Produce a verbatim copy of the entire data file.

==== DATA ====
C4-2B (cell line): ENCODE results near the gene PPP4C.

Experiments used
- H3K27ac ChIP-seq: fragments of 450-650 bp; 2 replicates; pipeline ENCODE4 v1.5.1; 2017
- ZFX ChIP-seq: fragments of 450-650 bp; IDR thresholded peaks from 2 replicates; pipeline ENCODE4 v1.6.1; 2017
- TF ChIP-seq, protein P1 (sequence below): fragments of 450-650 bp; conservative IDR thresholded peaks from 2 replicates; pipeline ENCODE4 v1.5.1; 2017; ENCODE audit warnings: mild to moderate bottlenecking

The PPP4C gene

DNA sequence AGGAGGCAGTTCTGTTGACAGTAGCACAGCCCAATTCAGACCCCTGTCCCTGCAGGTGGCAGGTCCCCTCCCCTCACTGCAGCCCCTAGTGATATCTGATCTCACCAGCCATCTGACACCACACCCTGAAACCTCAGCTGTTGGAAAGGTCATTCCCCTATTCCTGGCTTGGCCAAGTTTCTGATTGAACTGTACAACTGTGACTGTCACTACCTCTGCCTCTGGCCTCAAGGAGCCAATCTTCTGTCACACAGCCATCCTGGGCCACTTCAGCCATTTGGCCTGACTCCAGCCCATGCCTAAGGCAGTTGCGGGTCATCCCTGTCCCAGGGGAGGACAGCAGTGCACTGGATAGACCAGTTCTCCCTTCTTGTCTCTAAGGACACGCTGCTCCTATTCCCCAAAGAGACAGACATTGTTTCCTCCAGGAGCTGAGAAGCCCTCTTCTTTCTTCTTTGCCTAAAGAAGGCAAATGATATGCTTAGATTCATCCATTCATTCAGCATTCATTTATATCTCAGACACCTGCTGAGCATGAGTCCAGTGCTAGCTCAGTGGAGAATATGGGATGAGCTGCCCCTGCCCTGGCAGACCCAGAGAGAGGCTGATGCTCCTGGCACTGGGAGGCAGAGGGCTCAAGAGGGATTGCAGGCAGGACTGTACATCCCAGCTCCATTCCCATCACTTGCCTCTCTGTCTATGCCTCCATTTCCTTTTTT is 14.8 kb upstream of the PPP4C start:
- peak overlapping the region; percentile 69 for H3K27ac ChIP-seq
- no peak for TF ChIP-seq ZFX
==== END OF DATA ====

C4-2B (cell line): ENCODE results near the gene PPP4C.

Experiments used
- H3K27ac ChIP-seq: fragments of 450-650 bp; 2 replicates; pipeline ENCODE4 v1.5.1; 2017
- ZFX ChIP-seq: fragments of 450-650 bp; IDR thresholded peaks from 2 replicates; pipeline ENCODE4 v1.6.1; 2017
- TF ChIP-seq, protein P1 (sequence below): fragments of 450-650 bp; conservative IDR thresholded peaks from 2 replicates; pipeline ENCODE4 v1.5.1; 2017; ENCODE audit warnings: mild to moderate bottlenecking

The PPP4C gene

DNA sequence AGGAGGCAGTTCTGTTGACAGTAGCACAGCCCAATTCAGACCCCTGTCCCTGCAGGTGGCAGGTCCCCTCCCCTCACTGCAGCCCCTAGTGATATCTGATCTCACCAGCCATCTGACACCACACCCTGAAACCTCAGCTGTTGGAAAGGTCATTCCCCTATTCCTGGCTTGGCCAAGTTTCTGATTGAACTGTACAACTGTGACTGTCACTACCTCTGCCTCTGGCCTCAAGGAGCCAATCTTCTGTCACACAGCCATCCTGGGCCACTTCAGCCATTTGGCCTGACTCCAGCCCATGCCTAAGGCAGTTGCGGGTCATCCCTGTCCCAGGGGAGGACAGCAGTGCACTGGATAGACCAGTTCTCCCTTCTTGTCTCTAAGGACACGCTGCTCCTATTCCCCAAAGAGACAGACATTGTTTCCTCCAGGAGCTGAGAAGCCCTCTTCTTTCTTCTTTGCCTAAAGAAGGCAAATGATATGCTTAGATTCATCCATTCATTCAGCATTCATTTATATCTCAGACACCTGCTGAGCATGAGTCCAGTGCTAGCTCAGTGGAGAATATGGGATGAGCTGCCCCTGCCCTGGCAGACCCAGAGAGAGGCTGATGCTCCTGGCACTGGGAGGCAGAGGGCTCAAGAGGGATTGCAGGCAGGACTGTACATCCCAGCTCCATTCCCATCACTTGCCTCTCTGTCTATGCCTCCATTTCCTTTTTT is 14.8 kb upstream of the PPP4C start:
- peak overlapping the region; percentile 69 for H3K27ac ChIP-seq
- no peak for TF ChIP-seq ZFX